Christmas is usually the season of good cheer, however, ongoing Covid restrictions mean that festivities will be greatly reduced for most – and that many may be in isolation due to illness or Covid-exposure too.
Our GP Dr Chun Tang, offers some top tips on how to tackle compromised mental health during what is normally the merriest of times of the year.
A Christmas for two
“The rules around household bubbles mean that many Christmas celebrations will be much smaller than during a typical year. Guest lists will be cut right back and some may find themselves having dinner as a couple or a smaller family unit rather than meeting up with extended groups.
Those with a partner for company may find spending a prolonged period of time with just one person can cause a ruckus for even the strongest of relationships. These hostile situations leave us feeling stressed, anxious and emotionally drained, particularly at Christmas when we want everything to be ‘just so’ and when we can’t walk away from a situation to vent to others.
A good method for couples to adopt to prevent these emotional outbursts is to practice mindfulness. Mindfulness activities comprise a whole range of mental health and wellbeing benefits and are easy to practice whilst you’re at home. Try meditation, particularly mindful meditation, which is a great way to focus on the present moment, breath by breath, and to maintain a healthy and positive mindset. Great apps for this include Headspace and Calm.”
“At the other end of the scale, those in a household bubble for the festive season may find themselves becoming stressed and frustrated as they have no space of their own. Similarly, this can cause arguments to occur within the family that, again, can be heightened by not being able to simply walk away.
A simple yet effective trick to allow an individual to feel more in control of the situation, and to feel more relaxed within the space that they have, is to declutter the home. By clearing those kitchen surfaces and putting presents away you can distract yourself from the current situation and stop feelings of being overwhelmed by Christmas.”
Spending Christmas alone
“Government guidelines mean that up to three households can meet in a ‘Christmas bubble’ but for many who are shielding due to vulnerability or age may choose to be alone due to worries around meeting others.
A common issue for any individual isolating is loneliness, which can affect us negatively in many ways – and this is especially true during the festive season when we’re normally gathering with family and friends. Not only can loneliness bring our general mood down, as we feel disconnected from society, but it can also increase our stress and anxiety levels. This can result in us neglecting ourselves through a poor diet, disrupted sleeping pattern and an increased alcohol intake.
A good way to tackle this issue is to use technology, but for the right reasons. Don’t spend hours scrolling through your Instagram feed watching your friends spend time with others, instead use technology as a way to communicate with your loved ones through video calls via apps and platforms such as Facebook Portal and Zoom.”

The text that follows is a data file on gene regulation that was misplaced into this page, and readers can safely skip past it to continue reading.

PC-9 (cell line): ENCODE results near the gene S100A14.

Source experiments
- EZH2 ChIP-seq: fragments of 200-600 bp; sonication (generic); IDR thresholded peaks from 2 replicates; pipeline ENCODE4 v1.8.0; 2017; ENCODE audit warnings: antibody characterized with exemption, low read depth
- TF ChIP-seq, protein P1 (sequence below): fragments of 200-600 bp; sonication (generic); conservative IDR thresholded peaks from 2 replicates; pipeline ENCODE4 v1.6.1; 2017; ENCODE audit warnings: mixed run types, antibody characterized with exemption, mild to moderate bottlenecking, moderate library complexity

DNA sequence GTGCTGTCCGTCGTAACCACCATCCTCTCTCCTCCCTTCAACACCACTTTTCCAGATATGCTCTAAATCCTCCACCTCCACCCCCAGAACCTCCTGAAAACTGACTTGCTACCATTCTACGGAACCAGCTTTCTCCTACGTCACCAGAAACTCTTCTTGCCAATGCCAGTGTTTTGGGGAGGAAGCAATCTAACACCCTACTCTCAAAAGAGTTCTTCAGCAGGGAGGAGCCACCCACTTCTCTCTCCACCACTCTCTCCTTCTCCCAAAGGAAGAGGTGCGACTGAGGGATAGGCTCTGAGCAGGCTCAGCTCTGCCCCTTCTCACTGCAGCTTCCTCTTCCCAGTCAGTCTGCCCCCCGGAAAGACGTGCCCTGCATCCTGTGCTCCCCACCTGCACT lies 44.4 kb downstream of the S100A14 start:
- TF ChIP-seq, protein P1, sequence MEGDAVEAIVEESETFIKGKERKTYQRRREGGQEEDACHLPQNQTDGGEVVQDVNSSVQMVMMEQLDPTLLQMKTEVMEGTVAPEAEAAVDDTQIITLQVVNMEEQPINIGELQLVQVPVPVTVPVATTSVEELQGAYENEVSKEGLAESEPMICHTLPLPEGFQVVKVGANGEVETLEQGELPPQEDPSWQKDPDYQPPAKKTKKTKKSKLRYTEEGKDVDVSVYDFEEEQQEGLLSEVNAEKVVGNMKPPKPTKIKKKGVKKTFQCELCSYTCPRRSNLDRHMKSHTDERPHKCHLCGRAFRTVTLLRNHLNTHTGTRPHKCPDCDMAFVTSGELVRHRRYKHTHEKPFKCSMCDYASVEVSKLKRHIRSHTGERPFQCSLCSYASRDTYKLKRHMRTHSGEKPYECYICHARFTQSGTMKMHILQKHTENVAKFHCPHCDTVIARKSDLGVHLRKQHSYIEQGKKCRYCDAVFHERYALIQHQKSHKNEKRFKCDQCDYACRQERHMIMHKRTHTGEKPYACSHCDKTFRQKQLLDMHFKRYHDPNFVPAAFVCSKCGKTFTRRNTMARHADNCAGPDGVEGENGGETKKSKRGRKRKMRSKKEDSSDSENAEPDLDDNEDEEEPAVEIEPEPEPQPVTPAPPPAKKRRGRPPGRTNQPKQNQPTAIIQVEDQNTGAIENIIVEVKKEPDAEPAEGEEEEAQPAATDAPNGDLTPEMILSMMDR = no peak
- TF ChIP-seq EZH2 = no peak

The ‘perfect’ Christmas
“There’s no such thing as the perfect Christmas – and that applies to this year more than ever. Be kind to yourself and don’t put yourself undue pressure to deliver the most sensational of celebrations. Speak honestly to relatives and friends about any struggles you’re facing – be they financial or emotional. Christmas is all about connection; not about Instagram-worthy spreads and mountains of presents!”
Boosting your Yuletide cheer
“Thankfully, there are many free of charge techniques that can be undertaken to boost our mood.”
Laughing is a positive response of joy to natural stimulus; from an organic point of view, a simple laugh naturally induces pleasurable feelings and an increased release of endorphins, allowing us to feel less stressed and happier. Laughing also means we take more oxygen into our bodies, which in turn stimulates our circulatory system and gets rid of cortisol, the stress hormone. So that Christmas comedy special or watching Elf for the one thousandeth time is actually good for your health!
There’s nothing like belting out a tune to help us feel more positive and one study that looked at people in workplace choirs showed those involved reported a 96 per cent reduction in work-related stress. Gather the family together and enjoy singing some festive favourites; after all, nobody can criticise your karaoke skills if they’re boosting your health right?
Have books aplenty on your Christmas list? Great news, curling up with a good book is the ultimate escapism and, even better, it helps decrease your stress levels and distracts from any current worries.
Getting our daily exercise outside is vital as it’s our best chance to boost our vitamin D intake and to destress; so, make sure you’re wrapping up warm for some wintry walks during your festive break.”
Getting professional help
“If you are struggling with your mental wellbeing, we would always recommend discussing your concerns with a GP who will be able to advise on the best next steps for you. If you are struggling to get an appointment with your NHS GP, at Pall Mall Medical we offer same and next day private appointments with GPs who can refer you to one of Pall Mall’s Consultant Psychologists like myself.”
At Pall Mall Medical, we offer private GP appointments, for more information call us on 03300 58 44 55 or click here.